In addition, there was a good deal of sarcasm and snark directed at students and I recognized, uncomfortably, how much I myself have engaged in this kind of communication. I would become near apoplectic last year whenever a very challenging class of mine would take a test, and without fail, several students in a row would ask the same question about the test. Each time I would stop the class and address it so everyone could hear it. Nevertheless, a few minutes later a student who had clearly been working his way through the test and not attentive to my announcement would ask the same question again. A few students would laugh along as I made a big show of rolling my eyes and drily stating, “OK, once again, let me explain…”

Of course it feels ridiculous to have to explain the same thing five times, but suddenly, when I was the one taking the tests, I was stressed. I was anxious. I had questions. And if the person teaching answered those questions by rolling their eyes at me, I would never want to ask another question again. I feel a great deal more empathy for students after shadowing, and I realize that sarcasm, impatience, and annoyance are a way of creating a barrier between me and them. They do not help learning.

If I could go back and change my classes now, I would immediately:

  • Dig deep into my personal experience as a parent where I found wells of patience and love I never knew I have, and call upon them more often when dealing with students who have questions. Questions are an invitation to know a student better and create a bond with that student. We can open the door wider or shut if forever, and we may not even realize we have shut it.
  • I would make my personal goal of “no sarcasm” public and ask the students to hold me accountable for it. I could drop money into a jar for each slip and use it to treat the kids to pizza at the end of the year. In this way, I have both helped create a closer bond with them and shared a very real and personal example of goal-setting for them to use a model in their own thinking about goals.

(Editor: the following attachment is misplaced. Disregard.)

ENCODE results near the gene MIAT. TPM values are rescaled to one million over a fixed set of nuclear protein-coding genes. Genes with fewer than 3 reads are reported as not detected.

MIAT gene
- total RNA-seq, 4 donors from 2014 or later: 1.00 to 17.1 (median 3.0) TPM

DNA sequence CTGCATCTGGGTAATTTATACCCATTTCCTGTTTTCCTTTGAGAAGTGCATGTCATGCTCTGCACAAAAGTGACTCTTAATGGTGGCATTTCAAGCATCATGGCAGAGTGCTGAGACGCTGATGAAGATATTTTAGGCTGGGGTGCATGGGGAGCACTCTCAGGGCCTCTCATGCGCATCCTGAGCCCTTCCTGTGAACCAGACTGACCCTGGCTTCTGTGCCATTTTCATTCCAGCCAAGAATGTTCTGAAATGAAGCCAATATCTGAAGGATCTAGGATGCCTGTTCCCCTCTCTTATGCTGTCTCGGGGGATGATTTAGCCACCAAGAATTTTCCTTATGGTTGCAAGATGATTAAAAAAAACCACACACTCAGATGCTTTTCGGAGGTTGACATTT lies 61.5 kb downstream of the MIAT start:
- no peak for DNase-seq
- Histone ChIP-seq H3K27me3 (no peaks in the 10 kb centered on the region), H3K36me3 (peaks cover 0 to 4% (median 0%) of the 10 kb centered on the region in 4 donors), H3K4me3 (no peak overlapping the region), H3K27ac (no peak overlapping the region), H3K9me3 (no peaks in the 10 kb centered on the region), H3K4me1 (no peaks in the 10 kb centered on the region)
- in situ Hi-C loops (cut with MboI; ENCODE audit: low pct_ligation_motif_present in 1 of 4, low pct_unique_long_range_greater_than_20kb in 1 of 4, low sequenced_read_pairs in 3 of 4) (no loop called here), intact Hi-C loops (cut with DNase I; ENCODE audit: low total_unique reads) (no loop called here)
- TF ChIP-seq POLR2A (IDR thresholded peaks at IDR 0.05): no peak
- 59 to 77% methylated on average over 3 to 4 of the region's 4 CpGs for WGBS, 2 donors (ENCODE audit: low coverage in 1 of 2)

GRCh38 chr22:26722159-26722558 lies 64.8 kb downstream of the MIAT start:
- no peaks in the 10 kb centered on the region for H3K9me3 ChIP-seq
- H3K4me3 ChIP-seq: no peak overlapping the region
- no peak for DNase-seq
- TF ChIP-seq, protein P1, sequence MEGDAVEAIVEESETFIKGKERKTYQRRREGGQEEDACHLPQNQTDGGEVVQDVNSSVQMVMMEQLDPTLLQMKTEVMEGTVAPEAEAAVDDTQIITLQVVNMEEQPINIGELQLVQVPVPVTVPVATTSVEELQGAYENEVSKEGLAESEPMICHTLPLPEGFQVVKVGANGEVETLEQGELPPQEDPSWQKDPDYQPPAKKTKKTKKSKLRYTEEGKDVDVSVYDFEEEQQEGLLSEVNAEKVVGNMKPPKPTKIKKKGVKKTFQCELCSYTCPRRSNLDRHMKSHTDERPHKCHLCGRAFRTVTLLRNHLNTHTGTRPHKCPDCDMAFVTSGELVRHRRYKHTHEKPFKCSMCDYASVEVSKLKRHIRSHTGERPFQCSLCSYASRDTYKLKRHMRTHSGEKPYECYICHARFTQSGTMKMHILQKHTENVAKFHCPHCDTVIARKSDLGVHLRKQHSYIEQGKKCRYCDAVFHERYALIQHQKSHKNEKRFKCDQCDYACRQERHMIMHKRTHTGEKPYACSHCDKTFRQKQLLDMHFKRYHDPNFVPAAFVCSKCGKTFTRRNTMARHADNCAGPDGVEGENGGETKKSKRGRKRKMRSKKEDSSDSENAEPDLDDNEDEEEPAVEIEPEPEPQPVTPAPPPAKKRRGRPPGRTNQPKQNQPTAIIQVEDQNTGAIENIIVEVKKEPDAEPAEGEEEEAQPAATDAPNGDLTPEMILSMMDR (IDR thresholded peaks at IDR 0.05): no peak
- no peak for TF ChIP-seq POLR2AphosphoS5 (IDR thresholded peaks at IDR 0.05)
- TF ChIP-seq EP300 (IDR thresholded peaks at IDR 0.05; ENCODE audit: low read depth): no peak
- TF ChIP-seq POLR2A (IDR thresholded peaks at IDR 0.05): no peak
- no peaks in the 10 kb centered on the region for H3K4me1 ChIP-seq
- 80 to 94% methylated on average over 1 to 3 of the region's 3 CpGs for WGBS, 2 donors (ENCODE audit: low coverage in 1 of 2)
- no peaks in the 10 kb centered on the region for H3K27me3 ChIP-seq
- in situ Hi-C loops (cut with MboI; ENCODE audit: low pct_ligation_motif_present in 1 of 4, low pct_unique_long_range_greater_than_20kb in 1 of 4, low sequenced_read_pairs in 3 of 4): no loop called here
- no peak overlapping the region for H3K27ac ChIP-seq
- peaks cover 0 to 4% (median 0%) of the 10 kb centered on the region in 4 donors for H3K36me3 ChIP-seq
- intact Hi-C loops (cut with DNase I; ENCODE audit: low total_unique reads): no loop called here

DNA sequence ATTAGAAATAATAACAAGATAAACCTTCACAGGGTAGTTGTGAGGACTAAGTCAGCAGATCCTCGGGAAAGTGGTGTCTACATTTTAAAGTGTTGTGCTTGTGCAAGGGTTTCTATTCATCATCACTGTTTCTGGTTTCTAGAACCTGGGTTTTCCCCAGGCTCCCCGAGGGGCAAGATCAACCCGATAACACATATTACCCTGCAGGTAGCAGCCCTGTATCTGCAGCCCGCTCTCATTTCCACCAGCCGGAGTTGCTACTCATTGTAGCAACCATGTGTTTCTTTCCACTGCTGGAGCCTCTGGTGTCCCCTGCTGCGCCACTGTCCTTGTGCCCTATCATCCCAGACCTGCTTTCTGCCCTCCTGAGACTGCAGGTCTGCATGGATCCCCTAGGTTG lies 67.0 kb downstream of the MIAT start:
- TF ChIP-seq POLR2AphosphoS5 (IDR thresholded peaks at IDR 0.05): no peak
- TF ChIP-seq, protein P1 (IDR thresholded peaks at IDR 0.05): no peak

• I would structure every test or formal activity like the IB exams do – a five-minute reading period in which students can ask all their questions but no one can write until the reading period is finished. This is a simple solution I probably should have tried years ago that would head off a lot (thought, admittedly, not all) of the frustration I felt with constant, repetitive questions.

 

I have a lot more respect and empathy for students after just one day of being one again. Teachers work hard, but I now think that conscientious students work harder. I worry about the messages we send them as they go to our classes and home to do our assigned work, and my hope is that more teachers who are able will try this shadowing and share their findings with each other and their administrations. This could lead to better “backwards design” from the student experience so that we have more engaged, alert, and balanced students sitting (or standing) in our classes.